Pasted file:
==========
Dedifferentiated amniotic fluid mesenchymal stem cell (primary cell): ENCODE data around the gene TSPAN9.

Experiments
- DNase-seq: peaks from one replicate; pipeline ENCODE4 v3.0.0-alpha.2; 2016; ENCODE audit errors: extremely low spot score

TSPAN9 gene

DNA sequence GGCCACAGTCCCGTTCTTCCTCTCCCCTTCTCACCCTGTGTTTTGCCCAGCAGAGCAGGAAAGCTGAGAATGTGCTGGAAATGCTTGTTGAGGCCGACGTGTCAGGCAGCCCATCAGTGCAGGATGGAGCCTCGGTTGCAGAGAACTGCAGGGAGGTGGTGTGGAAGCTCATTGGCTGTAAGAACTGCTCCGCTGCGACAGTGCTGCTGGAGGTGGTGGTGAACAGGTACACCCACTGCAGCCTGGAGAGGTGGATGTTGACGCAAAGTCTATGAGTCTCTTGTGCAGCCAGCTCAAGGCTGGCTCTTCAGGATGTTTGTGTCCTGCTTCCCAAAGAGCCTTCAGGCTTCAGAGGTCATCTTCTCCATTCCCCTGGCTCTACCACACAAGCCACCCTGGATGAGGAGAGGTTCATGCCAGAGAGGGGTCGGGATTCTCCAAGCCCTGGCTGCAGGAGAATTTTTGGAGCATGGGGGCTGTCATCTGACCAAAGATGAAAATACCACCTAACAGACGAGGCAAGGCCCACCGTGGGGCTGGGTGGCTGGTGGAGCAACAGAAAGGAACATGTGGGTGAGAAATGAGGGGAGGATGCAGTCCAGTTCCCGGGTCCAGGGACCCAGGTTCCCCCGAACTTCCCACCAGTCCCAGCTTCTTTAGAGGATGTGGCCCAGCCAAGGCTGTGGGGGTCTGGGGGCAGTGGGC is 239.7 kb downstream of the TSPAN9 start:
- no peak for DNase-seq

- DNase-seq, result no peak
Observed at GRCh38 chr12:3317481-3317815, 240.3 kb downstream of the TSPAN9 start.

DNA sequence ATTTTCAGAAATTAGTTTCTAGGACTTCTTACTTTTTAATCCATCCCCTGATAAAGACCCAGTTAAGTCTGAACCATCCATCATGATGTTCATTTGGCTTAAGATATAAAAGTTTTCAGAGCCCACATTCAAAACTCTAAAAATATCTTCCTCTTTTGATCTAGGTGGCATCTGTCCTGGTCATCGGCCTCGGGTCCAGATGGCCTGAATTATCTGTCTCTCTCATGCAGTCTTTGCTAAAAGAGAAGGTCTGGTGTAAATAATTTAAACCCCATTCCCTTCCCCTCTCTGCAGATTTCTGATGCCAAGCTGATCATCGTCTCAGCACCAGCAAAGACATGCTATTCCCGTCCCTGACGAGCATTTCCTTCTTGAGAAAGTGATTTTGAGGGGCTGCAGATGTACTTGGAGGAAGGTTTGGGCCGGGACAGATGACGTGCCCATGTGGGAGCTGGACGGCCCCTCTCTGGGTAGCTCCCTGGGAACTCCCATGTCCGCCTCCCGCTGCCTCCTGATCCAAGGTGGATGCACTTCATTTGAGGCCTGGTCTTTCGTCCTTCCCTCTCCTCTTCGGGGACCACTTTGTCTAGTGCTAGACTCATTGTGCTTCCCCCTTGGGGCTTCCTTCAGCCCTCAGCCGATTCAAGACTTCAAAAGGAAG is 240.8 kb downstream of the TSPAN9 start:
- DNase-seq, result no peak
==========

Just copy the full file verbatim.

Dedifferentiated amniotic fluid mesenchymal stem cell (primary cell): ENCODE data around the gene TSPAN9.

Experiments
- DNase-seq: peaks from one replicate; pipeline ENCODE4 v3.0.0-alpha.2; 2016; ENCODE audit errors: extremely low spot score

TSPAN9 gene

DNA sequence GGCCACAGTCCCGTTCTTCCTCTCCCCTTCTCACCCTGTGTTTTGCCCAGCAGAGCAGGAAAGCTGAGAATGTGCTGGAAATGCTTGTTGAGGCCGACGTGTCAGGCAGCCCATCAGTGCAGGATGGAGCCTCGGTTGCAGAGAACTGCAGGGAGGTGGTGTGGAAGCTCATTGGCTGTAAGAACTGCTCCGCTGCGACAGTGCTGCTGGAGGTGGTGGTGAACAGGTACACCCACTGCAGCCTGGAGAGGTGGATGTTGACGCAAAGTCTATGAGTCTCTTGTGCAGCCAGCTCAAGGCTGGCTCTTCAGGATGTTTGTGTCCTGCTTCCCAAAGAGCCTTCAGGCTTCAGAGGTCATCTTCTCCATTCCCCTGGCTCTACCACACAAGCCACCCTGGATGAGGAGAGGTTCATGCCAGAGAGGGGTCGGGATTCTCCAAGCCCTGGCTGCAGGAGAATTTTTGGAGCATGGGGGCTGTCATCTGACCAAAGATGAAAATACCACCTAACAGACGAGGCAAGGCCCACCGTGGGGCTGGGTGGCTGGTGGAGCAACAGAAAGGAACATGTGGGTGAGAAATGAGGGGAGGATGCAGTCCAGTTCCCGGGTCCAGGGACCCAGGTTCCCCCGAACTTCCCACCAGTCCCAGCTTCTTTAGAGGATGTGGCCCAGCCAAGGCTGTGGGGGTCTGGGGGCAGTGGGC is 239.7 kb downstream of the TSPAN9 start:
- no peak for DNase-seq

- DNase-seq, result no peak
Observed at GRCh38 chr12:3317481-3317815, 240.3 kb downstream of the TSPAN9 start.

DNA sequence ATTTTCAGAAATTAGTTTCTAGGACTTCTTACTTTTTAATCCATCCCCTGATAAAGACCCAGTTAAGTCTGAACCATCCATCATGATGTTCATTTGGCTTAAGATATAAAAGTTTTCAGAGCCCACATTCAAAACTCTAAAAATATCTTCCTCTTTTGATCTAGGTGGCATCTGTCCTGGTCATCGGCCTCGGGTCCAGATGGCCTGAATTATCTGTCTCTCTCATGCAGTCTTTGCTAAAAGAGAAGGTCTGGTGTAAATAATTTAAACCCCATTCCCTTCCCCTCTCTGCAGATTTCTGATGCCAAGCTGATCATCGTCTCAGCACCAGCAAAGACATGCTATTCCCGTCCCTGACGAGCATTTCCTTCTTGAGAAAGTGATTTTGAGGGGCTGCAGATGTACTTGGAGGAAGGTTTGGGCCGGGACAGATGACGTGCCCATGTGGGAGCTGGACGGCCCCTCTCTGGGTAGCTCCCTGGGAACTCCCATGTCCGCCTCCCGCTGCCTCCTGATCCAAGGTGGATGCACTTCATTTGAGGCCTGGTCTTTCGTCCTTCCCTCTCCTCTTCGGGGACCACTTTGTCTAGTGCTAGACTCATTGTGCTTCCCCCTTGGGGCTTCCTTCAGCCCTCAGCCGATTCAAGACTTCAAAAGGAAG is 240.8 kb downstream of the TSPAN9 start:
- DNase-seq, result no peak